For several days in a row, I didn’t foresee minor obstacles that proved challenging, like it being too cold in the house for me to not leap straight from my warm bed to my hot shower. But after I’d encountered each obstacle once, I could make a plan for what to do the next time. It can take many months to settle into something as large as a new morning routine.

So don’t worry about it if you are faltering — but don’t give up, either! Figure out how you need to tweak your habit to eliminate obstacles, and carry on!

Want more advice for establishing (and keeping) a new habit? Sign up for my FREE 90 day — text, email, and Facebook-based — coaching program to help you make and keep resolutions that stick.

Photo by Tim Ellis

Tuesday Tip: Make a “NOT-To-Do” list


You have a to-do list. But do you have a not-to-do list?

I just listened to a fantastic conversation between Ron Friedman and Peter Bregman that had some surprising suggestions for managing our time better in 2016. (You can listen to it, too, here — it goes live at 2:00 PM EST today, part of a Peak Work Performance Summit that is free until the 15th). One of Bregman’s tips was to create a “not-to-do list.” Why?

According to Bregman, our success and happiness are based as much on what we choose NOT to do as what we choose to do. I wholeheartedly agree. What things in your life keep you from doing other things that you value more? Which of your behaviors tend to thwart your goals?

When we aren’t clear about what we want to do and what we don’t want to do, then the things we don’t want to do often end up distracting us from our higher priorities. For example, I want to spend more time hanging out with my kids after dinner and after they finish their homework. Ideally, I’ll spend 20 minutes with each of them one-on-one. But instead, I often get pulled into my email or back into my work, and poof! Just like that, the time is gone, and the opportunity missed. (Now that my daughter Fiona is away at school, I’m painfully aware of how fleeting and precious that time is.)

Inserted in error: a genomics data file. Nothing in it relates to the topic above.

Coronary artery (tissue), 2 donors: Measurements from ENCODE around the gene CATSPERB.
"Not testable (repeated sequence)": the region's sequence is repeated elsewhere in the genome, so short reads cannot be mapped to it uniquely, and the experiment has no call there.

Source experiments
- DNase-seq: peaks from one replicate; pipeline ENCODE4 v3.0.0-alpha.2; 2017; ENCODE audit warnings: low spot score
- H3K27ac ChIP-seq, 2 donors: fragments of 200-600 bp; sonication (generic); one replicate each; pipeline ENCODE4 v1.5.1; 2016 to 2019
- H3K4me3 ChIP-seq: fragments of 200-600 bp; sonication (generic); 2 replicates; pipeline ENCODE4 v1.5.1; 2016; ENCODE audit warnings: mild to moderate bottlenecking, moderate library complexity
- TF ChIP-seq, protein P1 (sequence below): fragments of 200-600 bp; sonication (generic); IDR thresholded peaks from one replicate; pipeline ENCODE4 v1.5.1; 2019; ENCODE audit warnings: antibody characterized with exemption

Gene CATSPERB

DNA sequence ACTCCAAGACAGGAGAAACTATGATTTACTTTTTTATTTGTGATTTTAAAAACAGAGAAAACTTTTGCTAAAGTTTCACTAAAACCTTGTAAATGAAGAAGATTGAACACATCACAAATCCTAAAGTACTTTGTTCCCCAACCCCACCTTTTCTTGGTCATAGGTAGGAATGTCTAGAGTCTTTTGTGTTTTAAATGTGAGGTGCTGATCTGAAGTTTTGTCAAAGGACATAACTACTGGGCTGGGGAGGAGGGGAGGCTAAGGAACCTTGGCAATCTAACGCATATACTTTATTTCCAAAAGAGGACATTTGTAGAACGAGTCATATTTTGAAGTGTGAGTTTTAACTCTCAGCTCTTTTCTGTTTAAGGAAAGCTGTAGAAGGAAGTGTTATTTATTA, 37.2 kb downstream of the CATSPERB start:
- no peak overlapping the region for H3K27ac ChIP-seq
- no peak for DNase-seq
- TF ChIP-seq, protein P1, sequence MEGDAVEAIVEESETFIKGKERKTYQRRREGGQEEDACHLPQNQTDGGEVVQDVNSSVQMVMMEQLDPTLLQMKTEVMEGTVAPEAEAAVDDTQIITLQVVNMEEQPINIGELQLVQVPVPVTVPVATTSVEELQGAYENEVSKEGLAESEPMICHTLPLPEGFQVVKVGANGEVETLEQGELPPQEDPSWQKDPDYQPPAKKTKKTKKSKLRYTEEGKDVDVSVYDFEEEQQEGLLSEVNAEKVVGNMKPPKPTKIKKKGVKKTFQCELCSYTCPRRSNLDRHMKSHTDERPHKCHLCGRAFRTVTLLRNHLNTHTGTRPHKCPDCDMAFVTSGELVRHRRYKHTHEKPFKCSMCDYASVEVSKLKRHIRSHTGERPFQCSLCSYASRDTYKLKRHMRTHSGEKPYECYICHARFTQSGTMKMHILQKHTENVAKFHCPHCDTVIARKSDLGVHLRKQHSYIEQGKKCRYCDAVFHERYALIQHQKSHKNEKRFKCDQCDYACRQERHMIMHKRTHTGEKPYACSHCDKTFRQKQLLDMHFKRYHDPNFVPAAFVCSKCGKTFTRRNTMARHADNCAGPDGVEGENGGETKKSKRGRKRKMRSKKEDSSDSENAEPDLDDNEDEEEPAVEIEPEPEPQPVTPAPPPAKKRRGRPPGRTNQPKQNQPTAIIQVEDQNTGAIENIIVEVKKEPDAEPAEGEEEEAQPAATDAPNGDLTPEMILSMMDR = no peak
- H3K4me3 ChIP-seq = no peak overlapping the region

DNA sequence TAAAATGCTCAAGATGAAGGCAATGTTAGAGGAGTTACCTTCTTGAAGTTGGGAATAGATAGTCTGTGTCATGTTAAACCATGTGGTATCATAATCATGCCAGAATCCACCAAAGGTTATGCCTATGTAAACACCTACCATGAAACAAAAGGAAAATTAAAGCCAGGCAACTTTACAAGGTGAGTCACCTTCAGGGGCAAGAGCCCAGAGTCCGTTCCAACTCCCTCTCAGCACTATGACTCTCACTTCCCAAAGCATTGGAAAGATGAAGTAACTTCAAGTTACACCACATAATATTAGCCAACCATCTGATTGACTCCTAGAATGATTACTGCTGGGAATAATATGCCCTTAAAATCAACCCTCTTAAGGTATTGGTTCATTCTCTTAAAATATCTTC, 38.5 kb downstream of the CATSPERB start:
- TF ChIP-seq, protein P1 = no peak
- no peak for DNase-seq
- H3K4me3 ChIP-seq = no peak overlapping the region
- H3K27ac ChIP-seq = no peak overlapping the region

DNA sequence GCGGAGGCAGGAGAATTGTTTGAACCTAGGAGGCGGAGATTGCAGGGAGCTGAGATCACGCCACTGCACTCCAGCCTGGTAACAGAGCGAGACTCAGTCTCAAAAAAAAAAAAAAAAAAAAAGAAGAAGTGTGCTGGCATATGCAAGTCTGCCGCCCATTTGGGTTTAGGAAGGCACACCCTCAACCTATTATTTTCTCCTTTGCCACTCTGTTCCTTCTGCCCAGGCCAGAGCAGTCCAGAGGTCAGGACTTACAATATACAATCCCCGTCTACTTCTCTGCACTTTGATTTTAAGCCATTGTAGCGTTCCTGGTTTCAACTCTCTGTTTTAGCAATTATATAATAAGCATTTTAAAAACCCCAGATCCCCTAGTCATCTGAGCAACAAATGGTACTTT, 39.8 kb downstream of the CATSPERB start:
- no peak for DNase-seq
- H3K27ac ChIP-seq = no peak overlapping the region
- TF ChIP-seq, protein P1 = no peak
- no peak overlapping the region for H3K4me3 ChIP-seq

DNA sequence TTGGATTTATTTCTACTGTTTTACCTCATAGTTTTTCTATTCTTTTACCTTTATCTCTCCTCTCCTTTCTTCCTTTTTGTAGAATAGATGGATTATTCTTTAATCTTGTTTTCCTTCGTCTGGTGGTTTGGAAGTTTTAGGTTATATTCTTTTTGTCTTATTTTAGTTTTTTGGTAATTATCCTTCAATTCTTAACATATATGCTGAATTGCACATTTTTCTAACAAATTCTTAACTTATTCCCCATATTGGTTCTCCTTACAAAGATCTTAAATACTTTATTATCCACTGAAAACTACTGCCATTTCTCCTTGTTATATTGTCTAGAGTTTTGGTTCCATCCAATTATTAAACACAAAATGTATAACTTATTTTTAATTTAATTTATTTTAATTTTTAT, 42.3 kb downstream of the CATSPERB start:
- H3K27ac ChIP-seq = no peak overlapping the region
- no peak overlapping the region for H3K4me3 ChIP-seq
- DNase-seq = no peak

I’ve used Bregman’s “6 box” method to establish my priorities and categorize my to-do list for a while now. I wrote about this in The Sweet Spot, and you can learn more about it in his interview. But now in addition to categorizing my to-do items by each of my priorities–and then scheduling my time accordingly–I’m adding something. To each priority, I’m adding a not-to-do list. So under the priority labeled “Nurture my family and close relationships,” I’ve written: Don’t go back to work after dinner if the kids are at home.

By being explicit about what I’m NOT going to do–by actually writing these things down–I’m increasing the odds that I’ll accomplish my goals this year, and increasing the chances that I’ll spend my time on the things that matter most to me.

Photo by Jack.Schultz